Last year, military surveillance aircrafts in Texas were outfitted with devices that were designed to spy on cell phones. This included where the cell phone was located, and the numbers that were dialed. In addition, these surveillance aircrafts could identify text messages, photos and even the content of the calls that were being made. The Texas Observer obtained documents between the Texas National Guard, the DEA and a Maryland-based company called Digital Receiver Technology (DRT) outlining a $373,000 contract to install cellphone surveillance software on the planes as part of anti-drug trafficking operations. The money reportedly came from Texas drug asset forfeiture funds.
DRT’s systems are similar to controversial stingray devices, and have earned the nickname “dirt boxes”. They mimic cell phone towers, which allows them to connect to every smartphone within a specific area. Because they connect with all smartphones, it’s nearly impossible to avoid collecting private data from people who aren’t suspects but just happen to be in the target area.
Privacy advocates have never been a fan of cell-site simulators because they operate in secrecy. Authorities have fought hard to withhold information on how stingrays collect data. They will go to great lengths to hide the information. Including, dropping charges rather than reveal the information about the technology. How insane is that? The Justice Department, however, has policies for the use of devices by federal agencies and police departments that partner with them. In order for them to be used officials must secure a warrant before using them in criminal investigations. They must also delete all data on users not targeted within 30 days. These rules, however, don’t apply to national security.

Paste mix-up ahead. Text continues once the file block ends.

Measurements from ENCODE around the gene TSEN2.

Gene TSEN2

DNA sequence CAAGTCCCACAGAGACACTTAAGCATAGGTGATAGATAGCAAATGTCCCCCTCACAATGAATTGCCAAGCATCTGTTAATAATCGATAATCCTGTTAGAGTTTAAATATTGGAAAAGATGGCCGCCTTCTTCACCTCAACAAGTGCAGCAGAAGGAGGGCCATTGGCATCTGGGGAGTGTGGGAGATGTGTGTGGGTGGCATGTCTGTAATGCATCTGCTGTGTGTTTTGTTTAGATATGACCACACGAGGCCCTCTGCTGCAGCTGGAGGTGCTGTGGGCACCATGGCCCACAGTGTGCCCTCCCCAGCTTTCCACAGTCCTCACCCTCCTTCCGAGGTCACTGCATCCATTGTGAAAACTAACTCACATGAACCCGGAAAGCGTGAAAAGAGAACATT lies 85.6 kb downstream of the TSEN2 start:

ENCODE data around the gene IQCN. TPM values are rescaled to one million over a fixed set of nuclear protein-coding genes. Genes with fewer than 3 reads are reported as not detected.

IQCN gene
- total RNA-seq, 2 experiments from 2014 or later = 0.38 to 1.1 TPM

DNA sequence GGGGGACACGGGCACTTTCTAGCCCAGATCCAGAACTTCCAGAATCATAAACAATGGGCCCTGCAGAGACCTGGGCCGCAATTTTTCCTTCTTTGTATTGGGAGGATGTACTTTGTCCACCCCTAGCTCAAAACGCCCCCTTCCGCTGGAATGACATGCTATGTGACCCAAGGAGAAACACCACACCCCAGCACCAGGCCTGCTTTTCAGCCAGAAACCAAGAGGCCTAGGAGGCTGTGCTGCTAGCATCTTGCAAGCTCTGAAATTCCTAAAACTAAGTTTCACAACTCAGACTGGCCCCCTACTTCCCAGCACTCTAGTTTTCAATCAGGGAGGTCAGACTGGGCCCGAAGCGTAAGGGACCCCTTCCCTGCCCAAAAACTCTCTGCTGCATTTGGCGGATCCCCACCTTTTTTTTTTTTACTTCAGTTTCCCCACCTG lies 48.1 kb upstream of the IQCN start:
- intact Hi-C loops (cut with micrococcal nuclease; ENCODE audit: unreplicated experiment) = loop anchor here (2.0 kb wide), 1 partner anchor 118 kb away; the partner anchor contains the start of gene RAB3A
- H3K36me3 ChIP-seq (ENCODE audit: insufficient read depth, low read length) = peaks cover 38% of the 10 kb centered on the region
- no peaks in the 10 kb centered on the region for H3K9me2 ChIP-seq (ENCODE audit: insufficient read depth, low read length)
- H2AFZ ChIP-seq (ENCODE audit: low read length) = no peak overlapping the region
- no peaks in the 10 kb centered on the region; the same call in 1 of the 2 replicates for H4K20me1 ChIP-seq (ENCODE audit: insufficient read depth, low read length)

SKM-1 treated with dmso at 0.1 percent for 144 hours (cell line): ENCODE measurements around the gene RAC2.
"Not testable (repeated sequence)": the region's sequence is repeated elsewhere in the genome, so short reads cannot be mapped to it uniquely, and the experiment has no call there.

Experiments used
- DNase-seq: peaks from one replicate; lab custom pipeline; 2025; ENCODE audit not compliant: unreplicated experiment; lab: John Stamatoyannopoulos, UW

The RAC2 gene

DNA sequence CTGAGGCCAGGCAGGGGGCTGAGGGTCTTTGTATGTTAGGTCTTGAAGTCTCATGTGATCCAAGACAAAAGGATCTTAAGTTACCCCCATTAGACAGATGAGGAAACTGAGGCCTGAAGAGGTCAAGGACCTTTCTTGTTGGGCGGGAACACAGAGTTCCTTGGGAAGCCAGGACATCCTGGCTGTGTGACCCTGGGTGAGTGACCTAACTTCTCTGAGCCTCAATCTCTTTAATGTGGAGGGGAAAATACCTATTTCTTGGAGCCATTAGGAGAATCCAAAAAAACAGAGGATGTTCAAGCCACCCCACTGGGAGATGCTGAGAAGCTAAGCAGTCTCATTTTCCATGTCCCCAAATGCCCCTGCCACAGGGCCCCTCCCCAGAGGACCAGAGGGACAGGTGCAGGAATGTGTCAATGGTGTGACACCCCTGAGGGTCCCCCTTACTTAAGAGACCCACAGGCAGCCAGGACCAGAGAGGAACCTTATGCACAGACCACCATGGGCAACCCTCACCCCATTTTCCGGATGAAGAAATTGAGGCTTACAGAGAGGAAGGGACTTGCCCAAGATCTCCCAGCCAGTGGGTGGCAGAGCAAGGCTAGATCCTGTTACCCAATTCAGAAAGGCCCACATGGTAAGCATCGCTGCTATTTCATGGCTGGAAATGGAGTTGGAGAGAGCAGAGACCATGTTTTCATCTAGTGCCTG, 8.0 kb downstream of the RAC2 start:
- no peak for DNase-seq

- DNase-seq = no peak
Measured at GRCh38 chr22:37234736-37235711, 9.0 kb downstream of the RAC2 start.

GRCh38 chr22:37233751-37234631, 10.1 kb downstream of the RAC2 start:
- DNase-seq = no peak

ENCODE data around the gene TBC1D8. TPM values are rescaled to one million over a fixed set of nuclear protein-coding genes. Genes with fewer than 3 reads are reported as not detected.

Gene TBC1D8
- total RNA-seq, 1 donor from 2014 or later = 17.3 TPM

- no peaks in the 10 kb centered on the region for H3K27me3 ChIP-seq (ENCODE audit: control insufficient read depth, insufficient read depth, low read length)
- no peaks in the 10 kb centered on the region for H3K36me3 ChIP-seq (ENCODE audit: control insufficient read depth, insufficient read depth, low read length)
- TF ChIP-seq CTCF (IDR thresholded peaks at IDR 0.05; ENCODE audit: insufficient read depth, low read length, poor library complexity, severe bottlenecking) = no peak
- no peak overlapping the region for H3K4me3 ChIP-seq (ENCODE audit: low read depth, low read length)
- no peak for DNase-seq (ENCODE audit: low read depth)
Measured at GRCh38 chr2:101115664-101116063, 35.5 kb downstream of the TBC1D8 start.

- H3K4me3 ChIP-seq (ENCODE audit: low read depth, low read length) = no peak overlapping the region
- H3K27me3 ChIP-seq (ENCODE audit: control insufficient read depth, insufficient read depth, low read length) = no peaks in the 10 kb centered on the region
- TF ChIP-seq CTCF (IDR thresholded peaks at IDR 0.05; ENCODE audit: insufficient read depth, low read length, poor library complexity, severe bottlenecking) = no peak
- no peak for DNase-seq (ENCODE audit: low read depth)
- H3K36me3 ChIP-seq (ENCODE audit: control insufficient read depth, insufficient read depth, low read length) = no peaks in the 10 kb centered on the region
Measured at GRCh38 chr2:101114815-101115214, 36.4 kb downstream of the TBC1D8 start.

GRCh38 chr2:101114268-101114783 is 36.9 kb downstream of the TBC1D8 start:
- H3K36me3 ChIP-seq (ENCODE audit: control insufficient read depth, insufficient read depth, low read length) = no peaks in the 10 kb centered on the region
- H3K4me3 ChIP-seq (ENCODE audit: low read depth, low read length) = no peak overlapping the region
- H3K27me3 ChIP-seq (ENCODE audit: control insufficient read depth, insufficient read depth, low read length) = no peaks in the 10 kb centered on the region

The two National Guard RC-26 planes in question are reportedly used for counternarcotics operations at the US-Mexico border. Asked whether the militia force had the authority to obtain warrants for arrests or surveillance, a Texas National Guard spokesperson told the Observer, “Our current supporting roles do not include arrest or law enforcement authorizations.”
The DRT box is the newer version of the stingray technology. And it allows authorities to get everything. But should it? I guess on one hand you have to think about the goal of the law enforcement agencies. But on the other hand, we have seen instances where the authorities go too far in terms of collecting data. Should we be concerned? I think yes and no. As I’ve said before, there’s this idea that if you’re not doing anything wrong, then there’s nothing to worry about. But I wonder – because we live in a digital age is that an attitude we can afford to have?
We give a lot of information out in general on a daily basis. Is it fair for the authorities to see who I’m texting? Even if I’m not a suspect in a particular case? Are the law enforcement agencies using this in ways that we don’t even know about? If they’re so intent on keeping the technology a secret, my guess is there’s a lot more that they’re hiding. It’s getting harder and harder to just exist in this world without being tracked by one agency or another. Regardless of whether or not you’ve done something wrong.